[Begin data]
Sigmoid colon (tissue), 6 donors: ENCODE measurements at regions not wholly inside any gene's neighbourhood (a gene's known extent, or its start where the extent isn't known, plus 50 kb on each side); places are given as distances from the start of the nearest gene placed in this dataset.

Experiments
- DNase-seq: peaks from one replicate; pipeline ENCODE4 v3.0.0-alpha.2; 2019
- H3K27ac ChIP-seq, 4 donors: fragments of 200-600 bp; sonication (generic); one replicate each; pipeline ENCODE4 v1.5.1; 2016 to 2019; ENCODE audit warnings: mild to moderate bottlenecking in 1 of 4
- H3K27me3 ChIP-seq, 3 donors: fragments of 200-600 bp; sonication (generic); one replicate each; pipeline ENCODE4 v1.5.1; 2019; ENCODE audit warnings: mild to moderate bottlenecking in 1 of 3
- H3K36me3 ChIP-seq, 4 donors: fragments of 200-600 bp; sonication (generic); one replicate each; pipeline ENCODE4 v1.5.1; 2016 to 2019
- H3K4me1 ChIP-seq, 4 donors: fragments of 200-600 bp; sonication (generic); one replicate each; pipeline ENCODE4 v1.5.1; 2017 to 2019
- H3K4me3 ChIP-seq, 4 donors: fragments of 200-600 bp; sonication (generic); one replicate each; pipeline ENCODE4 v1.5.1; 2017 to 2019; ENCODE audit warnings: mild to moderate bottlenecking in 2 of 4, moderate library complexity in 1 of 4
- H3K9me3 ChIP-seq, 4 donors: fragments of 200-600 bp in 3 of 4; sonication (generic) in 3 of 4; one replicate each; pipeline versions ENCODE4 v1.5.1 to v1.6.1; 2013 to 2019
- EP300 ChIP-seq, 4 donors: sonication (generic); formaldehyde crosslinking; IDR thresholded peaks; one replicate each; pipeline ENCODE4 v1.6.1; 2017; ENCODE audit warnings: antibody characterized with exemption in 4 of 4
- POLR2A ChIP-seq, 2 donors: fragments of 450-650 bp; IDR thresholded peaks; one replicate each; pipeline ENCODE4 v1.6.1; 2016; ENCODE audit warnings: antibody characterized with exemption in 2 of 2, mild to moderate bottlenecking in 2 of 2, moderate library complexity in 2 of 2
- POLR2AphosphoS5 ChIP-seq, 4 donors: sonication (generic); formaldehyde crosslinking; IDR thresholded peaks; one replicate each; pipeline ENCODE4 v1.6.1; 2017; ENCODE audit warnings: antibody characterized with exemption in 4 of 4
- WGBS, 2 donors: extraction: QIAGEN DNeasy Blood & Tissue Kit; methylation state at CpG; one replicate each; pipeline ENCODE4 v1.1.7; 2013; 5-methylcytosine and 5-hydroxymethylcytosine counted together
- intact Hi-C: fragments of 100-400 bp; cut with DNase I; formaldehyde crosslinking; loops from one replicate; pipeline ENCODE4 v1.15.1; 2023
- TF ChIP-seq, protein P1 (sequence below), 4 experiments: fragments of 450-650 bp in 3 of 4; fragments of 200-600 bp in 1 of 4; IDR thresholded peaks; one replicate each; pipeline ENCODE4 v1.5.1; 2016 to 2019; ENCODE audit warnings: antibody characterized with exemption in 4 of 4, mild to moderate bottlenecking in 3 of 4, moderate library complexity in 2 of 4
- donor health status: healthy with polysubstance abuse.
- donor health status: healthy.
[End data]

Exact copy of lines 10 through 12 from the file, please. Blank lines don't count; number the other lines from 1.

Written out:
- EP300 ChIP-seq, 4 donors: sonication (generic); formaldehyde crosslinking; IDR thresholded peaks; one replicate each; pipeline ENCODE4 v1.6.1; 2017; ENCODE audit warnings: antibody characterized with exemption in 4 of 4
- POLR2A ChIP-seq, 2 donors: fragments of 450-650 bp; IDR thresholded peaks; one replicate each; pipeline ENCODE4 v1.6.1; 2016; ENCODE audit warnings: antibody characterized with exemption in 2 of 2, mild to moderate bottlenecking in 2 of 2, moderate library complexity in 2 of 2
- POLR2AphosphoS5 ChIP-seq, 4 donors: sonication (generic); formaldehyde crosslinking; IDR thresholded peaks; one replicate each; pipeline ENCODE4 v1.6.1; 2017; ENCODE audit warnings: antibody characterized with exemption in 4 of 4